China’s telcos find themselves going sideways at best, with little or no top-line growth.
However, they are required by the government to invest, invest, invest to bring higher speed internet to all of in China as fast as possible. Yet of course, the bulk of the value created from a higher speed Internet will accrue to the Internet companies themselves, not the telcos.
In one sense, the telcos are providing an enormous social good, and so it makes a lot of sense that the government should own most, if not all, of their shares. It also makes sense that the discussion about reconsolidating China’s telcos is gaining traction. Creating a single company to build and operate shared infrastructure should reduce wasted investment. Combining other parts of their operation may also make sense.
To quantify the performance challenges, in the first half of 2015, revenue and customer numbers were down, while usage volumes continued to rise.
Here are some stats that paint a picture of where the telco industry stands today:
- Industry revenue was USD 119 billion, down 1.2% year-on-year.
- Capital expenditure was USD 23 billion, up 5.6% year-on-year. This represents a very high percentage of revenue by international benchmarks, reflecting Li Keqiang’s demands to bring high speed internet to more of the population.
- Total subscribers decreased 0.6 million in June to 1.54 billion. Mobile subscribers increased 0.6 million to 1.29 billion. Fixed-line subscribers decreased by 1.2 million to 241 million.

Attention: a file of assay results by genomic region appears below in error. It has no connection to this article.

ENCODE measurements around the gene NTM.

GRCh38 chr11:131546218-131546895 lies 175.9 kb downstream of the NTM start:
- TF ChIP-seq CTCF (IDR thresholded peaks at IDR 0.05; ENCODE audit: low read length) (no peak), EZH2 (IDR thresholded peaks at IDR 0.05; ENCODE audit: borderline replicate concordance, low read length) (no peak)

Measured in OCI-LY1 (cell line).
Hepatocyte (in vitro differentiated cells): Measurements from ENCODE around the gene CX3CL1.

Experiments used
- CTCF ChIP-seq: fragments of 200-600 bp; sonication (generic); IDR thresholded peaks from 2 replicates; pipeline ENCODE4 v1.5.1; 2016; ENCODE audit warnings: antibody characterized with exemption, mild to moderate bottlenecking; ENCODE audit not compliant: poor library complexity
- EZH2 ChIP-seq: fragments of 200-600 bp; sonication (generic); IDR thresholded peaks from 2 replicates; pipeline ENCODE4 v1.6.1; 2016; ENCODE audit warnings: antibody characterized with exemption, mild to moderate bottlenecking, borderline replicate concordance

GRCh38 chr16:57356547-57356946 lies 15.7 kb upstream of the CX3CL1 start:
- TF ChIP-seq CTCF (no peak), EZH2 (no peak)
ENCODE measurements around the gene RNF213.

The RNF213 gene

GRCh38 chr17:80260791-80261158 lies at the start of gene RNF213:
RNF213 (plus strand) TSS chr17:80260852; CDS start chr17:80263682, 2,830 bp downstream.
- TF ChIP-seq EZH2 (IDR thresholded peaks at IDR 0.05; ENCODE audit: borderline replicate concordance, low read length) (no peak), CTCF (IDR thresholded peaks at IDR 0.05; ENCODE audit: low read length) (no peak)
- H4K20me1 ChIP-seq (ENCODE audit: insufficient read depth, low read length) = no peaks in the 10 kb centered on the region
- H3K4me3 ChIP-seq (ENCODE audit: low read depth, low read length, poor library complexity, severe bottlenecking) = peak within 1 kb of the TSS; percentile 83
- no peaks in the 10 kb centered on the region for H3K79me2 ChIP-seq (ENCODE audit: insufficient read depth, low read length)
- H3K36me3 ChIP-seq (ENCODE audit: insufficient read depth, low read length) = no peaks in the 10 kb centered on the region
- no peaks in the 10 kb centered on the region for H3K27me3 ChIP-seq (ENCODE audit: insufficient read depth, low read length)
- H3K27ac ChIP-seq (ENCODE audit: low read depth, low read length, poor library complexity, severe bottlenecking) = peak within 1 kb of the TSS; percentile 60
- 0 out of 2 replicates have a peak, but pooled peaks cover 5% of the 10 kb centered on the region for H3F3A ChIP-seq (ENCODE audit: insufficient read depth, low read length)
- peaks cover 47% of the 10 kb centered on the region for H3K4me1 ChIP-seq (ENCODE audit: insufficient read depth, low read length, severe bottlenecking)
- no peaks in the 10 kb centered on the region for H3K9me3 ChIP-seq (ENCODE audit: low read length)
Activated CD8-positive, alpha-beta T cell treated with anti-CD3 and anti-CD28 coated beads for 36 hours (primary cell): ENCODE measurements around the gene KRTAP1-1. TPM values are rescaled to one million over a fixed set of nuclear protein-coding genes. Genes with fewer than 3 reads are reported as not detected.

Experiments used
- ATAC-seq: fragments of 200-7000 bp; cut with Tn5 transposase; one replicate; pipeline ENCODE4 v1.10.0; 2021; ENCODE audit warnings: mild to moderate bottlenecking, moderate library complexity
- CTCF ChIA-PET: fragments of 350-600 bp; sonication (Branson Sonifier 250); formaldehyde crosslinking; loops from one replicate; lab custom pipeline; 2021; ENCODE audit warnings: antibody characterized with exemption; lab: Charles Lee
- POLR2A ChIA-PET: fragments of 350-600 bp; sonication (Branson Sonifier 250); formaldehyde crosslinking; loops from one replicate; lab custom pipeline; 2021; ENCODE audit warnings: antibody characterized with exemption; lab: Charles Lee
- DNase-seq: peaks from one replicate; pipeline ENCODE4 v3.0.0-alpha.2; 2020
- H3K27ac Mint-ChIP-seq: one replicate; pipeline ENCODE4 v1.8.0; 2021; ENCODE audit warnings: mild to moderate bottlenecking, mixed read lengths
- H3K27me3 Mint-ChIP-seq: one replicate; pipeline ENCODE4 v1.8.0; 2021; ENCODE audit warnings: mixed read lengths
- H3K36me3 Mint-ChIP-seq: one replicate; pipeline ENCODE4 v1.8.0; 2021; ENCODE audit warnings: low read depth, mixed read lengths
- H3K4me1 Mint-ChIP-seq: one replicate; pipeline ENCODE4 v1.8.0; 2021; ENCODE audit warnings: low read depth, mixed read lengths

- Broadband subscribers increased by 1.5 million in June, raising the total to 207 million.
- Mobile internet subscribers saw a net increase of 35 million in June, bringing the total to 905 million.
- Mobile internet data traffic reached 1.68 billion GB in June, up 93.6% year-on-year. Average monthly mobile data traffic usage per mobile subscriber reached 321 MB, up 83.7% year-on-year. The transition to China becoming a mobile dominated Internet is still underway, but with little benefit to the network operators.
- 360 billion SMS messages were sent between January and June, a 4.7% decrease year-on-year. Not a key metric anymore, and if my phone is in any way representative, the bulk of these SMS are junk promotions, largely for investment products that are alternatives to buying shares.
However much their share price fluctuates in Shanghai, the operation of China’s telcos seems to be tightly constrained. While it has always been incredibly tough to be the CEO of a Chinese state-owned enterprise, being a leader in the telecom sector today seems particularly challenging: enormous political pressures to improve the quality of the network nationwide almost instantly; almost no ability to raise prices; much mid-level talent leaving to Internet companies; thousands of retail outlets that are becoming obsolete; pressure to keep hiring even if there is limited need; and finally, an expectation to grow profits.
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